If you had to choose only one ruin to visit in El Salvador, this should be it. Tazumal is the county's most visually interesting and fully excavated set of Maya ruins. Located 13km (8 miles) from Santa Ana, Tazumal, which means "the place where the victims were burned" in the early Quiche language, is the remains of a Maya community that inhabited the area from A.D. 100 to 1200. It's believed that Tazumal functioned as an important trading center and that much of the site still remains unexcavated. Most of the construction here is believed to have taken place from A.D. 400 to 680, and so there are signs of a definite Teotihuacán influence (the Mexican site reached its peak during the same period) in many structures.
On view today are 10 sq. km (3 3/4 sq. miles) of ruins, including a fully excavated Maya temple pyramid, ball court, and other structures considered to be classic examples of Maya architecture and similar to those found in other parts of Central America. The park also contains numerous other structures that archaeologists are leaving covered until proper funding and care can be ensured; in addition, officials are currently returning the main pyramid to its natural state via the removal of a ridiculous cement shell that was once thought protective, but was later deemed unnecessary. Visitors are no longer allowed to climb any structures here due to damage from the 2001 earthquake.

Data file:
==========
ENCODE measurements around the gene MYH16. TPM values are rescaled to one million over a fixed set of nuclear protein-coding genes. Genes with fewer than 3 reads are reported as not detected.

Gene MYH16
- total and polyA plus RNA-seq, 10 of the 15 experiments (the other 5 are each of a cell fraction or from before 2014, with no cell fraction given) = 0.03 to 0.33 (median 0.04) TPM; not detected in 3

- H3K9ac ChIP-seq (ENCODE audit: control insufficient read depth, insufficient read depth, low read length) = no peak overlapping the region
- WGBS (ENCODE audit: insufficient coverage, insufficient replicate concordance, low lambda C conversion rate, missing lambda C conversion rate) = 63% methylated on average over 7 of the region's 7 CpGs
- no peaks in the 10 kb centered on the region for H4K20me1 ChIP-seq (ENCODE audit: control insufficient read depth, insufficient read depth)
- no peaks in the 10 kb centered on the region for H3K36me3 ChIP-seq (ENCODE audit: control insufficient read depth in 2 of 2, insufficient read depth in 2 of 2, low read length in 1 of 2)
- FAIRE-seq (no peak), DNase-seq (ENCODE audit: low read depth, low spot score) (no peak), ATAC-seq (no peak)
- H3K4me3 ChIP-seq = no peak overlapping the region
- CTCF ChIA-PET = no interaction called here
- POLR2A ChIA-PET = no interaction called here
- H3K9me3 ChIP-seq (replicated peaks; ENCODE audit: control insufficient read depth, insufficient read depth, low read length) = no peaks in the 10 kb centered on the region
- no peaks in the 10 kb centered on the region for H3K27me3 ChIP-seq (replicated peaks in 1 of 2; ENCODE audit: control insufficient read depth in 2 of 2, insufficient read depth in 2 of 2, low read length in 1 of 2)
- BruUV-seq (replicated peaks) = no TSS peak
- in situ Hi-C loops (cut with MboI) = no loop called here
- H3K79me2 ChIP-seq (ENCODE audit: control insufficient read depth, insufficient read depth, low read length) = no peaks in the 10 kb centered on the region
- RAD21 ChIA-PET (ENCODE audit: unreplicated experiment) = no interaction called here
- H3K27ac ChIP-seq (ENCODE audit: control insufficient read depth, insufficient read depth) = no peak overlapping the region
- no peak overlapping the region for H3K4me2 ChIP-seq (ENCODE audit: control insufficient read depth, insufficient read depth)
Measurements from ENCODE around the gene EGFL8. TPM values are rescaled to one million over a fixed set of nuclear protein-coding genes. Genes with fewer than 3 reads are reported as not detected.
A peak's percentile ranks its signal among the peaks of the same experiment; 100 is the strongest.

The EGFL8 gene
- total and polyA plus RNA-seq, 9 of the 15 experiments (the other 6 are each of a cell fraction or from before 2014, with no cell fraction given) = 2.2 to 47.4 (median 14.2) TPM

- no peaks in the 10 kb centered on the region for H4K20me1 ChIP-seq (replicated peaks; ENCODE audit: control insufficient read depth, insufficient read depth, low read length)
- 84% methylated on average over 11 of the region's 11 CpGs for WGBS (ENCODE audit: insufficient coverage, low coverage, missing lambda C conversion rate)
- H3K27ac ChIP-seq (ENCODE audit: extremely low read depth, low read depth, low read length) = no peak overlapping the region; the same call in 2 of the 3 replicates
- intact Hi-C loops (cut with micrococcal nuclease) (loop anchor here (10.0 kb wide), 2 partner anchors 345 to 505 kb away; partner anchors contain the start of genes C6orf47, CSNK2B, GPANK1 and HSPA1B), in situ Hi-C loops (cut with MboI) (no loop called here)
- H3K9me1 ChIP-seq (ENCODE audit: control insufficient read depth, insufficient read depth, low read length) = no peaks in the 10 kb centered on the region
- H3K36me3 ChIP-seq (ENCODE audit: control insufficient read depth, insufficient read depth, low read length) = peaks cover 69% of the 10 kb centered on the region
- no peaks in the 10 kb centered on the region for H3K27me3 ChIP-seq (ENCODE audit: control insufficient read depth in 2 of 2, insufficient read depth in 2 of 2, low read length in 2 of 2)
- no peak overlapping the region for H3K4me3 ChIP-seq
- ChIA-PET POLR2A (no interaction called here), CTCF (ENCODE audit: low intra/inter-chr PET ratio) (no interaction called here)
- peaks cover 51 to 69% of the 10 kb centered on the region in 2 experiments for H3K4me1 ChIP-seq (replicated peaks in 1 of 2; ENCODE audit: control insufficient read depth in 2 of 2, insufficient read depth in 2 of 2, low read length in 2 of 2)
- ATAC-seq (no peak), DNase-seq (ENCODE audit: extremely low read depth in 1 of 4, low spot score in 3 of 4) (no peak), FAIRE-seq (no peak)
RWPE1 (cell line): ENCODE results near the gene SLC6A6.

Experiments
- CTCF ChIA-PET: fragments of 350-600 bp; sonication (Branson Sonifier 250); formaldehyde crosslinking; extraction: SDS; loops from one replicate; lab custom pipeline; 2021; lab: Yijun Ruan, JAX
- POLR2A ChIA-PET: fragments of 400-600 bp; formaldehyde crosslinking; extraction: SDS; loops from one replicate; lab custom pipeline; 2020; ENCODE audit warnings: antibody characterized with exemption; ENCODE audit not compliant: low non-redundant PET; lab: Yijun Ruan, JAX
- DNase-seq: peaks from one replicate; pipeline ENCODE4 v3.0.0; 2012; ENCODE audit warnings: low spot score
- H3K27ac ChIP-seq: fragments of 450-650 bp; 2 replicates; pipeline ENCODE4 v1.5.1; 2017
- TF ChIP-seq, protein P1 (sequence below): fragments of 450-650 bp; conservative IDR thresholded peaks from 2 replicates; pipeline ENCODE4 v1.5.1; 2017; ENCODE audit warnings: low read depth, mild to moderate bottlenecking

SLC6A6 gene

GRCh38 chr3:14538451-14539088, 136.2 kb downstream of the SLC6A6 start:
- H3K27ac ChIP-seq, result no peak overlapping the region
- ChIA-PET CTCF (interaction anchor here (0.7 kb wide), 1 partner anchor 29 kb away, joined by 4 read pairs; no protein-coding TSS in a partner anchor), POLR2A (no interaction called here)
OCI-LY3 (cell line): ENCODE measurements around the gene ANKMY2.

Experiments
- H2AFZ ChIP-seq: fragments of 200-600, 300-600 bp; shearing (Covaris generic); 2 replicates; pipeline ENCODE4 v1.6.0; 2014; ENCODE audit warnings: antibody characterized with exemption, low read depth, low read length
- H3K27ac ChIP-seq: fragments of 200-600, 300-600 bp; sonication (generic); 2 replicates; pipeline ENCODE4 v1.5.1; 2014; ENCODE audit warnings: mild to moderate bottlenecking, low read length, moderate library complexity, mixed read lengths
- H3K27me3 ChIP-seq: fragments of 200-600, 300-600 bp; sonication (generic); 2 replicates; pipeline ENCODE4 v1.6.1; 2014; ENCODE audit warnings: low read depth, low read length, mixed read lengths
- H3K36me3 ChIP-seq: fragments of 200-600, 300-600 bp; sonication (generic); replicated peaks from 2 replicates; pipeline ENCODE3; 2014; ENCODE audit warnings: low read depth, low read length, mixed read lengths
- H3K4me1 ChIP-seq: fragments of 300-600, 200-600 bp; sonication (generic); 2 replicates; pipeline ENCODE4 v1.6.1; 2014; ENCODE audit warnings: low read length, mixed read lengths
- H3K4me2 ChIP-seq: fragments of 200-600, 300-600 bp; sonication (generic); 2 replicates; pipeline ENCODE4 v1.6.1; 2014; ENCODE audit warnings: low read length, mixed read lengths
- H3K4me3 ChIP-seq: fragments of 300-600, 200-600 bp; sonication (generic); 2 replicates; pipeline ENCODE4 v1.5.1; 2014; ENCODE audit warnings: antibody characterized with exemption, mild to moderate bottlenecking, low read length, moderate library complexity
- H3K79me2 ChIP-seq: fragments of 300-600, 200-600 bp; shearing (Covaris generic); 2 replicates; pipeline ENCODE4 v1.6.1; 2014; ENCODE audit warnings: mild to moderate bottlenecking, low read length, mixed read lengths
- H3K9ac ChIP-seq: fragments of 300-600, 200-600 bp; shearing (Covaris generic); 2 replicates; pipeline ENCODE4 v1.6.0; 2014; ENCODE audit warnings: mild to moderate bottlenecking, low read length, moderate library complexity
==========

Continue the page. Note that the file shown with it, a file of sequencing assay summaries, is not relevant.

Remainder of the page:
The site also includes a small museum with a number of artifacts that indicate that this society was in contact with other Central American Maya communities. Though it's much smaller than better-known ruins in Guatemala or Honduras, and requires only about 45 minutes to explore, Tazumal's importance to El Salvador's history and its exemplary Maya architecture make it worth the drive. Most tour companies, such as the local company Nahua Tours (tel. 503/7874-8402; www.nahuatours.com) and the larger Eco Mayan Tours (tel. 503/2298-2844; www.ecomayantours.com), make stops here.